“Increasing production by about 0.6% is unlikely to solve the problems of insufficient oil supply in relation to demand and falling stocks. This means that drivers should accept the rising prices at service stations. Petrol and diesel can reach record prices,” writes Marcin Lipka, Conotoxia Senior Analyst.
At the meeting in Vienna the OPEC and Russia representatives decided to increase oil production by 600,000 barrels per day (bpd). Unfortunately, this is not enough to stabilise the market in the coming quarters, taking into account the threats of maintaining the current supply from sanctioned Iran and a country in economic decline, Venezuela.
Many disputes, but one common interest
Every major meeting of oil producers is preceded by a number of scenarios. By Friday, the Russians suggested that they wanted to increase production by as much as 1.5 million bpd. On the other hand, Iran did not want to increase production at all because of the sanctions imposed and the lack of technical capacity.
In fact, despite geopolitical differences within OPEC and between OPEC and Russia, the cartel countries have a common interest. It is about achieving the highest possible price while maintaining demand, not stimulating the development of alternative energy sources or extraction from the USA. This interest of the producers has been met and an agreement has been reached. This, however, is bad news for importers and consumers. Fuel prices will remain high and may continue to rise as the fragile balance on the oil market may quickly give its place to declining stocks and insufficient supply.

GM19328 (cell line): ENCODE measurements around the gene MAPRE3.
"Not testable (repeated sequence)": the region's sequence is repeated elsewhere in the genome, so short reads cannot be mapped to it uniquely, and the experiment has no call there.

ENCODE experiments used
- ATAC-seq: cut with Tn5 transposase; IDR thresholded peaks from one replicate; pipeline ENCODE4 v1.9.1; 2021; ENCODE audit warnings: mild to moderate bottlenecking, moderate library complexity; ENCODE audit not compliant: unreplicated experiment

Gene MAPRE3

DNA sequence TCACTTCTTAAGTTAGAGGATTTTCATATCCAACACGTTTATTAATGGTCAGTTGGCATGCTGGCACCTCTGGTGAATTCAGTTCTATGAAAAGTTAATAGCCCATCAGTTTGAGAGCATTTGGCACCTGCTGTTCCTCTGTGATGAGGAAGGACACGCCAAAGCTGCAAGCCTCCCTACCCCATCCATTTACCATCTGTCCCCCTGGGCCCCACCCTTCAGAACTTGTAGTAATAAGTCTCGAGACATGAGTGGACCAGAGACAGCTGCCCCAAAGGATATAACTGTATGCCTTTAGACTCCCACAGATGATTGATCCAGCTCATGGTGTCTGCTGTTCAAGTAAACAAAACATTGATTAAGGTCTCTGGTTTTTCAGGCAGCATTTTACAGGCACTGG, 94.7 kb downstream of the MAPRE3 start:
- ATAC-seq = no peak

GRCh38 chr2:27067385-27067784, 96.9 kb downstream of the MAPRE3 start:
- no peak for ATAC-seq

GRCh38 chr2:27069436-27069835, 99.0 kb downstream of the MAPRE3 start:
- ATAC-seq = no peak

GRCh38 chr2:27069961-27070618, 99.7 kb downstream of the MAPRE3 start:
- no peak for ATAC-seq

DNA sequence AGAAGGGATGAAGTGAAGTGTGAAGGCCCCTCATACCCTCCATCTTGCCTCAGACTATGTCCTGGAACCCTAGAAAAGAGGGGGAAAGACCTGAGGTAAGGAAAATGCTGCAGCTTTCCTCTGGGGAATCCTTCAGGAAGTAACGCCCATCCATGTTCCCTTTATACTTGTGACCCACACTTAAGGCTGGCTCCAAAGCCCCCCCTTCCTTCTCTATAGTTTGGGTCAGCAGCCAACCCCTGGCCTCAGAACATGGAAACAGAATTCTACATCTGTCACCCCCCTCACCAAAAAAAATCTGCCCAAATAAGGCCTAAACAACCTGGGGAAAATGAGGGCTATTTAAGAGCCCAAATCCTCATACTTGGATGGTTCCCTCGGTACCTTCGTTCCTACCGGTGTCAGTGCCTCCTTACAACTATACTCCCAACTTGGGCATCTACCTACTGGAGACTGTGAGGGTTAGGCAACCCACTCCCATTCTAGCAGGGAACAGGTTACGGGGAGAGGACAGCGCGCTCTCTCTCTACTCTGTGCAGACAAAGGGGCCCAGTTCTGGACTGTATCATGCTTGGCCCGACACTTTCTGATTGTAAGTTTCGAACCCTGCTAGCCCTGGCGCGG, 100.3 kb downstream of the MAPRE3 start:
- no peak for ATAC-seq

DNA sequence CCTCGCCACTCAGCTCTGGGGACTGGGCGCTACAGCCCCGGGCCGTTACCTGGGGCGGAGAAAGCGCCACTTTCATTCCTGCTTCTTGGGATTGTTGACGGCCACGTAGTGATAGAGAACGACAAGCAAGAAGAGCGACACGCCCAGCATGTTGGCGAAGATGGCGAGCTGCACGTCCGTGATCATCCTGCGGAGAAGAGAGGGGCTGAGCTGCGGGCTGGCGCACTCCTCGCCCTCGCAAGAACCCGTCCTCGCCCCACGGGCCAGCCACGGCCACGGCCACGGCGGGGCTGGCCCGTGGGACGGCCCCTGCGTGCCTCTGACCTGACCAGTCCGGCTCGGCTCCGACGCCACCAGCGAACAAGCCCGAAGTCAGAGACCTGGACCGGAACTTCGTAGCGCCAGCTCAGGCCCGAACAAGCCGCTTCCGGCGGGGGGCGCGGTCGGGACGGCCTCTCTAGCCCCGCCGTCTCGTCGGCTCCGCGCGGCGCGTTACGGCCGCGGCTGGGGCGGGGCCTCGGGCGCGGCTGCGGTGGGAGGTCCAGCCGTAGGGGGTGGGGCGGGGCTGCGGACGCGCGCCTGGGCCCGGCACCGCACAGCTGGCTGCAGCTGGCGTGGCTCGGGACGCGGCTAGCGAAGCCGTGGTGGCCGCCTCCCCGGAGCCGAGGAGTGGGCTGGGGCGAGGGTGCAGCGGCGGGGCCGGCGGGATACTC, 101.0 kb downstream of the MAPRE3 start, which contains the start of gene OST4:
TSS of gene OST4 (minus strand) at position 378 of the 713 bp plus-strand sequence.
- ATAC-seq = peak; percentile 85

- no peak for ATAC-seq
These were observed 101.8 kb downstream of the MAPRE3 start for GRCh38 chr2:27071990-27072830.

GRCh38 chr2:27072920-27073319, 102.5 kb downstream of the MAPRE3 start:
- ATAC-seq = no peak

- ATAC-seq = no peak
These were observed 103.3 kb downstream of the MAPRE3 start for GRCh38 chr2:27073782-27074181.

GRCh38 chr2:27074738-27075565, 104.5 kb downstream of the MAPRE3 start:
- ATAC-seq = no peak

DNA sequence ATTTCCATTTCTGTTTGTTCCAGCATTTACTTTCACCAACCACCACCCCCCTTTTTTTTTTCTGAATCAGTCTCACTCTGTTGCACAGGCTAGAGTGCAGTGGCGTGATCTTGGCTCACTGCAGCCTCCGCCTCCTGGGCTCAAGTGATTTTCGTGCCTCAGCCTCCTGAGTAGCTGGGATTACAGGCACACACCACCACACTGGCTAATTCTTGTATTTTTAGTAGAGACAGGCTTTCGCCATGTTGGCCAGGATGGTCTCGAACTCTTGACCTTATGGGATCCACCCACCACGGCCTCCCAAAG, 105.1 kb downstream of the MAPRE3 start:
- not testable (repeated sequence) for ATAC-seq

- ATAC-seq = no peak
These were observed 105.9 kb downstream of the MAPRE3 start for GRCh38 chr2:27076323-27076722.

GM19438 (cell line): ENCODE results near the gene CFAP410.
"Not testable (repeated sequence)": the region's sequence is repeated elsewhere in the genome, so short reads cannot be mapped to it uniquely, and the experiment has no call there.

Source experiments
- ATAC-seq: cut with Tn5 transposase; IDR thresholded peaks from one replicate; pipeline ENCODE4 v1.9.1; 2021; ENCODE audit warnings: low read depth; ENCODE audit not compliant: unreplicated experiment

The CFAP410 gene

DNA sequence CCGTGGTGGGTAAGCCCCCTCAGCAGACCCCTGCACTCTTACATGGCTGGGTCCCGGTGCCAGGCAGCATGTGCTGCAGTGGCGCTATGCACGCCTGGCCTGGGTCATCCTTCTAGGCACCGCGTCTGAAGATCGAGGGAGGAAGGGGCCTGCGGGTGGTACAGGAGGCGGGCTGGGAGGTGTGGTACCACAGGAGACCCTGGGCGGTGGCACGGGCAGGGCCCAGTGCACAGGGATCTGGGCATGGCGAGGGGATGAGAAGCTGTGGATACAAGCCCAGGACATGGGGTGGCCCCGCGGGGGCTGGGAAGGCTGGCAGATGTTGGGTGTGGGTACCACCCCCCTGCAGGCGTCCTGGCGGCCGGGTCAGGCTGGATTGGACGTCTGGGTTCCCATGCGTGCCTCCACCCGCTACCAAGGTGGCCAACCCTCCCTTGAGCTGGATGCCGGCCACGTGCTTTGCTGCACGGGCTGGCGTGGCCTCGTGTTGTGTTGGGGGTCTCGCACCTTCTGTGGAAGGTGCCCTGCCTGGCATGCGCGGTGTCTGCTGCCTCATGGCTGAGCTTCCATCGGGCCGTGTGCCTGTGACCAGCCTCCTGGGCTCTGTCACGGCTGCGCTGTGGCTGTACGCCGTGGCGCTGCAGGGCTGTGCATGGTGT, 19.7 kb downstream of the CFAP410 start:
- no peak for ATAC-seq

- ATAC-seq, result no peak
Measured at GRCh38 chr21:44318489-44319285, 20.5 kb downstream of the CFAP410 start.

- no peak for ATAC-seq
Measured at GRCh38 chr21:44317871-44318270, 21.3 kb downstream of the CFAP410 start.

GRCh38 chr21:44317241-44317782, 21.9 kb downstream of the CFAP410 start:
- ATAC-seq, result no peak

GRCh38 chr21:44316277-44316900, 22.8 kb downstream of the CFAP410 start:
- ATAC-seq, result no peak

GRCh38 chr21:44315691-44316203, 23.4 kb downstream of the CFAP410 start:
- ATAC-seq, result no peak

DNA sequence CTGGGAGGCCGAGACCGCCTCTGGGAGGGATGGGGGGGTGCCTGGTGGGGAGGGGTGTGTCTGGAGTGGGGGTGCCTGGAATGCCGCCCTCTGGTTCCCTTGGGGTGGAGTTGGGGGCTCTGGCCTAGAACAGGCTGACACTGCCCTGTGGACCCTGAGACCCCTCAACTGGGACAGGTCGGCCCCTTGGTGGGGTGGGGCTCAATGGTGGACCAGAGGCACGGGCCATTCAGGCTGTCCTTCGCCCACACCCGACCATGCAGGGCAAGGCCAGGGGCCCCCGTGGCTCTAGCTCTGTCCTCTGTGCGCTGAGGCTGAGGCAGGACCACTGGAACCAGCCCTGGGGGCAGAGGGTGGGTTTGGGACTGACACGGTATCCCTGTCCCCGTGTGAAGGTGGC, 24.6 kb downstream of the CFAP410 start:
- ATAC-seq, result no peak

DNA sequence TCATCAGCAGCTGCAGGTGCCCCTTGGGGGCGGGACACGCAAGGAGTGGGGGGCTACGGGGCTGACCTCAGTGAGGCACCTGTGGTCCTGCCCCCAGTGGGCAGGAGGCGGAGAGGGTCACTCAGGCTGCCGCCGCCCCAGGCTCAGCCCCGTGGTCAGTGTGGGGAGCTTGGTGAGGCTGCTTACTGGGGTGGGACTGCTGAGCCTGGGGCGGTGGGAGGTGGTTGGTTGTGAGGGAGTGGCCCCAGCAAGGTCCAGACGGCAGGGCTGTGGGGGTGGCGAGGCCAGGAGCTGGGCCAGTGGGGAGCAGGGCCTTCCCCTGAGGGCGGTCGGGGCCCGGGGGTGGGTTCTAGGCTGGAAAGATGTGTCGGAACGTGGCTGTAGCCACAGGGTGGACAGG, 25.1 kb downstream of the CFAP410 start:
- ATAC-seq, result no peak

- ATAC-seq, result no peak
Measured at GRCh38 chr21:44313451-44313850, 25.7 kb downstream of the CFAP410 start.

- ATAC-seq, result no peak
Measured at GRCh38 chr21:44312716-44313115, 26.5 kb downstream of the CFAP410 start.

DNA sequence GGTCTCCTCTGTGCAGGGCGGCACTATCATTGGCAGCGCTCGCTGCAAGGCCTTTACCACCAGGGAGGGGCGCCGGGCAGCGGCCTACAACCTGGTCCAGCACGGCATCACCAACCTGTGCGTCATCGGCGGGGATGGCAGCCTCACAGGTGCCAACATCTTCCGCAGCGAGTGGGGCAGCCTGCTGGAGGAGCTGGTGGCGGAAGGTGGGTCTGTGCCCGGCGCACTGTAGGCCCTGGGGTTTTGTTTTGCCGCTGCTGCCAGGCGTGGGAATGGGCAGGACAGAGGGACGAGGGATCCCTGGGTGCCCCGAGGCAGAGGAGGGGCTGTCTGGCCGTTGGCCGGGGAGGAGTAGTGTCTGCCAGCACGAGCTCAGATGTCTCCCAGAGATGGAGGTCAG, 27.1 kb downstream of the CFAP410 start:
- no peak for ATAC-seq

A return to the top is very likely
According to the estimates from June made by the International Energy Agency (IEA), oil reserves can shrink by around 1.3 million bpd in the fourth quarter, if Iran and Venezuela reduce production. In the second half of 2019, it may even be 1.5 million bpd.
Thus, 600,000 bpd is a drop in the ocean of needs, whose positive effect will disappear just as quickly as it appeared. The decisions made by oil producers mean that there is a high risk that fuel prices will remain at the current price per litre in the coming weeks. Unfortunately, it is also more likely that both unleaded petrol and diesel will become more expensive again in the second half of the year, exceeding the previous records achieved at the beginning of June.